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Orlando Business Lawyer / Blog / Business / Scams: Business or Individual Selling on the Internet

Scams: Business or Individual Selling on the Internet

Internet scams continue to thrive, but you can protect yourself from being victimized by unscrupulous scam artists. I was almost ripped-off by a scammer when I listed a car for sale on two reliable internet sites, and it can happen to you. Whether you are an individual or have a business selling on the internet, take a few common-sense precautions to protect your interests.

  • Check all e-mail correspondence for correct e-mail addresses.

  • Verify payment directly through the payment source. Don’t trust an e-mail seemingly received from the payment source.

  • Be wary of requests that to make any type of payment to a third party.

  • Do an internet search of the buyer’s name and add the word “scam” or “scamming”.

  • Beware of any request to transmit payment through a source which cannot be verified, i.e., Western Union.

  • If payment is made by check, verify with your financial institution that is has cleared your account before turning over merchandise.

My Story: Within days of listing my classic car on a reputable web site, I received not one, but two, full-price offers. As I worked with each over the internet, they both had convincing stories as to why they wanted the car, why they couldn’t call to discuss the sale, and that they would pay using a well-known internet payment system. It all seemed plausible, so I continued to respond positively.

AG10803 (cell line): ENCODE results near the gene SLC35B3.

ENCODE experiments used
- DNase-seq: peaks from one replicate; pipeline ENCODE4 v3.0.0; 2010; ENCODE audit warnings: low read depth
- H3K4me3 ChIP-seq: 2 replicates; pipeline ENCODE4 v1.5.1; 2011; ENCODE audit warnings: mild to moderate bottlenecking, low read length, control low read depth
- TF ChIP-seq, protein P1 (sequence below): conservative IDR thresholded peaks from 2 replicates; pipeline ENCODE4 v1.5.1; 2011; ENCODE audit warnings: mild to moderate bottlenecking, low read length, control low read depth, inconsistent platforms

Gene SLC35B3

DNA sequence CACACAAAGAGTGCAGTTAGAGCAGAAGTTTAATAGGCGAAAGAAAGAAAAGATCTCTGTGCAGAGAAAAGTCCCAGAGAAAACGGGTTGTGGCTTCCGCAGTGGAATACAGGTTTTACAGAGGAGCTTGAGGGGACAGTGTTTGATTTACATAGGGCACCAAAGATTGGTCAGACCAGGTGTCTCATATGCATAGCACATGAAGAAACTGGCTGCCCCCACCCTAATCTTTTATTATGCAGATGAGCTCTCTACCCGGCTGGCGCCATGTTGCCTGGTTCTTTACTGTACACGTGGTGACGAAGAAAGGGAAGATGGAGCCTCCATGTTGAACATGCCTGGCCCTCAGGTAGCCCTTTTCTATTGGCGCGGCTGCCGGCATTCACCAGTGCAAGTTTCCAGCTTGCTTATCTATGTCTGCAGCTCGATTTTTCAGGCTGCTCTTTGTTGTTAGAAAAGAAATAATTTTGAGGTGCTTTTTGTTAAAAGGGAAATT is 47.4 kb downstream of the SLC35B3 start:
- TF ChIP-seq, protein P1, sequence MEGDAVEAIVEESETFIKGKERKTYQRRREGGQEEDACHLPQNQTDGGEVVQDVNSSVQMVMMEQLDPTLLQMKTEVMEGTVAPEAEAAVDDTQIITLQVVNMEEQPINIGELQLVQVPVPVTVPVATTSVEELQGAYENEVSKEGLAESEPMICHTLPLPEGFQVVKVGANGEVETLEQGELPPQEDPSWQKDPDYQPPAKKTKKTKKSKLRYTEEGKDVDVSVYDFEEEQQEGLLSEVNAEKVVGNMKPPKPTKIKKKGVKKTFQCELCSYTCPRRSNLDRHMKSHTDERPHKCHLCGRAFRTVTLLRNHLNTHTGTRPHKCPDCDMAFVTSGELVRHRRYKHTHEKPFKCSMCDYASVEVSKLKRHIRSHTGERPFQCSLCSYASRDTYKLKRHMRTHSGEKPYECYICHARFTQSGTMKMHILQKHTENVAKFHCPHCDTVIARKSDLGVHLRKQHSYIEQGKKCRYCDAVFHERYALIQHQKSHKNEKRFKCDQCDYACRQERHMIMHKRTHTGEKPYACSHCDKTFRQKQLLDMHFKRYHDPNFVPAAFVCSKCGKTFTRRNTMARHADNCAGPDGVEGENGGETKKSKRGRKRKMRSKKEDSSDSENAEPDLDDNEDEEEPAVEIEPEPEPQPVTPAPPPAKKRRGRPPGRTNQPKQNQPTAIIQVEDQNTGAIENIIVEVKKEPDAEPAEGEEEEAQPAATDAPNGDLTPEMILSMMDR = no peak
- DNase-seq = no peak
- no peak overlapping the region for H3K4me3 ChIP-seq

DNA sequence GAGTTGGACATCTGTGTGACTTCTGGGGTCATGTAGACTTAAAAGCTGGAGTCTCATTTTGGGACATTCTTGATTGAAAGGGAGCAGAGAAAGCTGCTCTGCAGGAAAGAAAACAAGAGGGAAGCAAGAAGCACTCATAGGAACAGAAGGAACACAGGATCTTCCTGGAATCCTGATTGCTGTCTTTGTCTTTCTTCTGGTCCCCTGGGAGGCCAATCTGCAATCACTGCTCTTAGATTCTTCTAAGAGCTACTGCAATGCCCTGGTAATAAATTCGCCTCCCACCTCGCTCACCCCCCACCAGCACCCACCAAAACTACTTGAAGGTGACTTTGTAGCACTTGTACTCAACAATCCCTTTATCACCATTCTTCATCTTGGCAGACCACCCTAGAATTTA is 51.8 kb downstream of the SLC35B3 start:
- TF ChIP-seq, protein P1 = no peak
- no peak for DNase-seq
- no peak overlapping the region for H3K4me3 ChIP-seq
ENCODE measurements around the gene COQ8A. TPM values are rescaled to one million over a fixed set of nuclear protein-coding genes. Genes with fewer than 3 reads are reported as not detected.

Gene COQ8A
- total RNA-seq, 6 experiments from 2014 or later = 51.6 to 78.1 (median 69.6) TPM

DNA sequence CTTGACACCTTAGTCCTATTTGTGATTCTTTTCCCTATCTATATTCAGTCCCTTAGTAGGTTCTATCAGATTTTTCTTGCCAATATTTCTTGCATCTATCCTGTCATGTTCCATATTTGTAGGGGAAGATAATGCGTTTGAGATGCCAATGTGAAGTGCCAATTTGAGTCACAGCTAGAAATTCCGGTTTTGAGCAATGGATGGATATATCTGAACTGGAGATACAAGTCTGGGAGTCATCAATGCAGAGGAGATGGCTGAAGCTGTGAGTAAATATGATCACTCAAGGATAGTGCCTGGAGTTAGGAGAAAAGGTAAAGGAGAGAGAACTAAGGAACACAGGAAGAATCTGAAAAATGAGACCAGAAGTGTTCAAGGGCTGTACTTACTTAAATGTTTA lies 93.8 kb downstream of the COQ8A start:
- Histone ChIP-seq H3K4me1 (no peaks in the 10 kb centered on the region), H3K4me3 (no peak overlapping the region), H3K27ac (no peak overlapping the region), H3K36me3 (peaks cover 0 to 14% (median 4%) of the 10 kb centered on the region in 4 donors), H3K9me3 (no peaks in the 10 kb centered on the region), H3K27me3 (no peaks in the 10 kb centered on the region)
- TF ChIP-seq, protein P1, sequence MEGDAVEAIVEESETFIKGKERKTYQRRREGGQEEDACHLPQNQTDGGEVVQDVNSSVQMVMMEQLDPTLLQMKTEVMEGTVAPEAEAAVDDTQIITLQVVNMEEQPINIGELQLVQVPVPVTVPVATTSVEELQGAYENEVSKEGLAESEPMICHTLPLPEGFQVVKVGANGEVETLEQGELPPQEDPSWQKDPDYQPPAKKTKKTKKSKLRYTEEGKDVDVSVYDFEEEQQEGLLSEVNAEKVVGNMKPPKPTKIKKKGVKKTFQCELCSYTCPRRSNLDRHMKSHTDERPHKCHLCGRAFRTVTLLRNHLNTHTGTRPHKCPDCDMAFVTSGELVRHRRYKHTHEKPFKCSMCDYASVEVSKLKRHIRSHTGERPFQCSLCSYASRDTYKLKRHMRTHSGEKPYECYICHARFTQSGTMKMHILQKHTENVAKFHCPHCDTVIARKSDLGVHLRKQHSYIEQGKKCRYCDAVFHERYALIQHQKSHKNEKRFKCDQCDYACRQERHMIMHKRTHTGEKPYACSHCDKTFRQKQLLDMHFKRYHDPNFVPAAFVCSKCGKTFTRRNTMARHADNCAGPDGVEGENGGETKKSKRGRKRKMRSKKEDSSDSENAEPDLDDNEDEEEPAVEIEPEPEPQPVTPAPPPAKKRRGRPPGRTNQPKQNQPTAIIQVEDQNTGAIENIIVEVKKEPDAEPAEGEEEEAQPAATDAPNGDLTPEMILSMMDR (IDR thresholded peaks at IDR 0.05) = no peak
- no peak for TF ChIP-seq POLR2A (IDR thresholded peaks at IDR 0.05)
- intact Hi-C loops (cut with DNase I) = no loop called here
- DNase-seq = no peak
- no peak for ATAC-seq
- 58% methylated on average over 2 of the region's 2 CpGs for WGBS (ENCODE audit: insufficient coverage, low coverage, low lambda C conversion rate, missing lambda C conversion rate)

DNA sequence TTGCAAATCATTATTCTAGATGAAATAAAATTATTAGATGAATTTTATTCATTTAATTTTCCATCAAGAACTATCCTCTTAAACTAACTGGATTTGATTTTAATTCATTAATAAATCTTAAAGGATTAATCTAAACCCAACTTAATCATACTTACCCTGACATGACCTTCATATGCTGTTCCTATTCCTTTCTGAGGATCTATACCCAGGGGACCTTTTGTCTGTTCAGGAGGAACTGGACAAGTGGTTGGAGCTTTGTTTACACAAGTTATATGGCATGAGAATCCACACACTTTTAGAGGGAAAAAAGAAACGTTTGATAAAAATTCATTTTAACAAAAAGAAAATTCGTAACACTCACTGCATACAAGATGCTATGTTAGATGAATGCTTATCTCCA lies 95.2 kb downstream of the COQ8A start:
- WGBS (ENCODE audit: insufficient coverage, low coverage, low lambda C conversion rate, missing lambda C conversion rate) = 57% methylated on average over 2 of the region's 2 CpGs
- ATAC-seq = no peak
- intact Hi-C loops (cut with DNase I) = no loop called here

My buyer then communicated about having problems paying the car transporter, who would only accept payment through Western Union, because they pay the recipient in cash. However, the buyer was willing to pay the moving costs through the payment system, and requested that I pay the mover so the car could be transported quickly. In a few hours, I received e-mailed instructions from what appeared to by my trusted internet payment system that the money had been paid and the full price would be released once I sent payment for the movers, with internal links to follow to confirm payment. This aroused my suspicions. Although Western Union is a reputable company, there is no way to track the funds after delivery to the recipient. When I checked directly with my internet payment system, I found that no additional funds had been deposited in my account, nor had they sent me any e-mails. I then carefully checked the e-mails I had been receiving, and saw that the e-mail addresses were just slightly off. I was being scammed. If I had paid the movers directly, I would be out that money and never receive any payment. Later that day, my wife googled using the buyer’s name and added the word “scam”, and immediately was referred to reports from: scamdex.com, scamtip.com and ripoffreport.com with warnings to related to these names.

I then realized that if this almost happened to someone as cautious as I am, then it could happen to anyone. You can protect yourself or your business when selling on the internet by remembering an old adage: If it sounds to good to be true, it probably is.

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